5. Kids won’t like Epcot

Little girl with chef hat eating candy sushi

Image: Disney

“Okay, maybe teens might be all right, but Epcot will certainly bore small kids.”

There is so much for smaller kids to love at Epcot. Frozen Ever After is a hands-down favorite for many of the park’s youngest visitors, as is the Seas with Nemo and Friends (especially if you stop by Turtle Talk with Crush). A Ratatouille attraction coming soon to the France pavilion will add another kid friendly attraction soon.

As for Epcot’s more easy-going rides, the smells, sounds, and sights of Spaceship Earth still captivate all ages (especially the interactive part at the end). Journey Into Imagination may not be quite the hands-on paradise it once was, but kids still enjoy it. Finally, Epcot also has some great scavenger hunt opportunities like its Kidcot craft stations and Agent P’s World Showcase Adventure. Oh, and if your little one loves sweet treats, you can’t beat La Halles Boulangerie Patisserie, Kringla Bakery, or L’Artisan des Glaces.

If that’s not enough, Epcot also has some of the best character greet opportunities you will find in Walt Disney World, especially throughout World Showcase. Characters with ties to each of the countries appear regularly, and characters like Wreck It Ralph or Mickey and Minnie can be found at Future World’s Character Spot. If you’re looking for character dining, Akershus Royal Dining Hall in Norway also hosts one of the most highly reviewed princess dining experiences on property!

6. The food is the hands-down best at Walt Disney World

Plate of noodles in front of Japan arch in World Showcase

Image: Disney

This one treads into controversial territory but hear us out…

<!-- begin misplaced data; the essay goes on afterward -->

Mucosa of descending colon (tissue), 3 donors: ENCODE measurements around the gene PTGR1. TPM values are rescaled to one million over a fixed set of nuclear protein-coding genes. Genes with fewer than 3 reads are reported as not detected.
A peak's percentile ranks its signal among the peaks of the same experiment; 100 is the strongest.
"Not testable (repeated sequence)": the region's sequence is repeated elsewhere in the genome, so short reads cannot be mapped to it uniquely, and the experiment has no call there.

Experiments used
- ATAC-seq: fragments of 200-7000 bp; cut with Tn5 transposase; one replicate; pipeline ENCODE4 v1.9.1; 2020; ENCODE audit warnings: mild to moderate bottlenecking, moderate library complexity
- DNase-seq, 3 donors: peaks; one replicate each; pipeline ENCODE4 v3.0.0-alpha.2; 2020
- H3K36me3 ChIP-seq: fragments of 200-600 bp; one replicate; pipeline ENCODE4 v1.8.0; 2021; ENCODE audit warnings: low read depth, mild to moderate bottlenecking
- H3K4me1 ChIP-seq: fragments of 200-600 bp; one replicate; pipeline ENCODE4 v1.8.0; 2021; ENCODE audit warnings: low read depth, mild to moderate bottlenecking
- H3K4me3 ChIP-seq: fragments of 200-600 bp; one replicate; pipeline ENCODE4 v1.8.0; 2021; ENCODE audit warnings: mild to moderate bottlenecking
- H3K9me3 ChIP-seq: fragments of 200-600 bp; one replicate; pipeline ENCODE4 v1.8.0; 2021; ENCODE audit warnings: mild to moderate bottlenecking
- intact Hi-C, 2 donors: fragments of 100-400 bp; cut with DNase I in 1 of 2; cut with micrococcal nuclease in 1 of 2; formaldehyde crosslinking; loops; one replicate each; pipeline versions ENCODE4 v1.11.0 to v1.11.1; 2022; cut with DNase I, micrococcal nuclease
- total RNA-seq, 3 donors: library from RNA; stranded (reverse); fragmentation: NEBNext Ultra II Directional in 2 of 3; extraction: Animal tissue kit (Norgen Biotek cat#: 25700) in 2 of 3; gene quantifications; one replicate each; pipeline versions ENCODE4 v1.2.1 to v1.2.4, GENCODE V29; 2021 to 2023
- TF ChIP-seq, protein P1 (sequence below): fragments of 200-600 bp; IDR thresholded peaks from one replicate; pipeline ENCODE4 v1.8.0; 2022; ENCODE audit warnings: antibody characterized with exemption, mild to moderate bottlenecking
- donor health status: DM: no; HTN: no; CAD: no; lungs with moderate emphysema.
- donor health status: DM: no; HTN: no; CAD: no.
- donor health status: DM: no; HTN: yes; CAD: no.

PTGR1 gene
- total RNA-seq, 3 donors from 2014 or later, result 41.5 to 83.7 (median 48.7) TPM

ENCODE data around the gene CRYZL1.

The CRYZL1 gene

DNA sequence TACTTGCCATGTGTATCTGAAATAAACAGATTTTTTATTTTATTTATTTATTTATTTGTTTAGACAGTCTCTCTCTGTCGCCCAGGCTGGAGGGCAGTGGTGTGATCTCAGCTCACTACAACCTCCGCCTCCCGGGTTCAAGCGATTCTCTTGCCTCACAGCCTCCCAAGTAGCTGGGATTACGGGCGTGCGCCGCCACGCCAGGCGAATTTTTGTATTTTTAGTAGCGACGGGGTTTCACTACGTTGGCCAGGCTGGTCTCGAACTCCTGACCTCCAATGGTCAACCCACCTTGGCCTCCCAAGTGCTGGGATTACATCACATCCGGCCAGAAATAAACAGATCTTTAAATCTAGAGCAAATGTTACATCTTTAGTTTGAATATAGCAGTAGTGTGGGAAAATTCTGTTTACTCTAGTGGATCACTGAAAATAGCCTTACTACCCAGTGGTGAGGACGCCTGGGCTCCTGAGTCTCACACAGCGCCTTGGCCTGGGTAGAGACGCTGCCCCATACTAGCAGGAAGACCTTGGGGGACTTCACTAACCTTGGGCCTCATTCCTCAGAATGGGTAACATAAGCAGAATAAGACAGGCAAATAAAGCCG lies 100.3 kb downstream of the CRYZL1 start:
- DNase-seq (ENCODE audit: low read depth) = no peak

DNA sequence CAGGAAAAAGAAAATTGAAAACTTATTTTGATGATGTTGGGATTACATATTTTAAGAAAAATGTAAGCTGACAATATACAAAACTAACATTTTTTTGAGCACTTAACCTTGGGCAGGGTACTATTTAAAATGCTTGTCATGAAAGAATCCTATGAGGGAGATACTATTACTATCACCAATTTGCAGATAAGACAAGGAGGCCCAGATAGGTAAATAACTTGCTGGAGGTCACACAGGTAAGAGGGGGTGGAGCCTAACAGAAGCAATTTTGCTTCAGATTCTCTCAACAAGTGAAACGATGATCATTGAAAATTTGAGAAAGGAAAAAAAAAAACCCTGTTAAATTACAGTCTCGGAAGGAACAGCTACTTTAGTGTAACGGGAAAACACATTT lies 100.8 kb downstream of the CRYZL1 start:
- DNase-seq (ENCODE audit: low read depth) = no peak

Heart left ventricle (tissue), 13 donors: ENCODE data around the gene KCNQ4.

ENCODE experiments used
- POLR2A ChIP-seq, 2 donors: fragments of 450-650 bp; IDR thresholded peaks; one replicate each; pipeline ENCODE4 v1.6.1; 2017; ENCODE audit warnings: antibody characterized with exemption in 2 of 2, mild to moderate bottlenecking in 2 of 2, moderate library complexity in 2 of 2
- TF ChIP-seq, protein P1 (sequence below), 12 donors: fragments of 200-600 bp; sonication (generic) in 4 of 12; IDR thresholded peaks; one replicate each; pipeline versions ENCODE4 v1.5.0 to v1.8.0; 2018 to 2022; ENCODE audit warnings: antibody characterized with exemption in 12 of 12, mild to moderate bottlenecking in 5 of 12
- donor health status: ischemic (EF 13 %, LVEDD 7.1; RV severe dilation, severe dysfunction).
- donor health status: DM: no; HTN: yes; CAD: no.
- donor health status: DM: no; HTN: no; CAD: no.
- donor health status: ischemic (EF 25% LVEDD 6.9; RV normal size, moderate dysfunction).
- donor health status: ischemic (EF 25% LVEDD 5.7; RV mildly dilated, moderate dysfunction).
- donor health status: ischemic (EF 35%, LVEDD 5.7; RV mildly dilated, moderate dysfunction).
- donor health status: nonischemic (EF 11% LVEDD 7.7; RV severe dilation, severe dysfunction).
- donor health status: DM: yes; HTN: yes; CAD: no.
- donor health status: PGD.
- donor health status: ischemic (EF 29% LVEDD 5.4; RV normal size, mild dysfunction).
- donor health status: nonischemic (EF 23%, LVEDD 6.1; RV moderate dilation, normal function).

Epcot does have some of the best food of any of the parks at Walt Disney World—but not all of Epcot’s food is equal.

One of the biggest misconceptions about Walt Disney World is that the food is all burgers, hot dogs, and turkey legs. With this in mind, many guests at Epcot tend to head straight to the Liberty Inn or Electric Umbrella to nosh on something familiar. While Epcot does have plenty of traditional offerings for guests, these are definitely not its strength. Epcot’s best restaurants tend to be those that lean away from standard American and theme park fare.

Finding Epcot’s best restaurants, however, has been complicated by ongoing budget cuts and menu tweaking (often blamed largely on the effects of the Disney Dining Plan). In decades past, Epcot had some seriously amazing restaurants that stood out as best in their class in the Orlando area, including Restaurant Marrakesh, Le Cellier, and The Garden Grill at the Land. These restaurants share a sad common attribute—they cost more than ever before but the quality is nowhere near where it once was. Frequently, guests report that they just felt let down by their experiences at many of Epcot’s classics.

The good news is that Epcot still has some excellent dining. The Biergarten continues to offer mouth-watering German cuisine you won’t forget, and Tutto Italia stands apart as an excellent Italian restaurant. Spice Road Table combines pleasant atmosphere with delicious dishes, while Kringla Bakery hosts some of the most unique sweets you’ll find anywhere in the parks. So far, the Rose and Crown Pub remains a guest favorite, while France’s Monsieur Paul stands out as one of Disney’s finest signature experiences. In the area of quick service meals, Katsura Grill, Tangierine Café, and Sunshine Seasons all provide excellent options.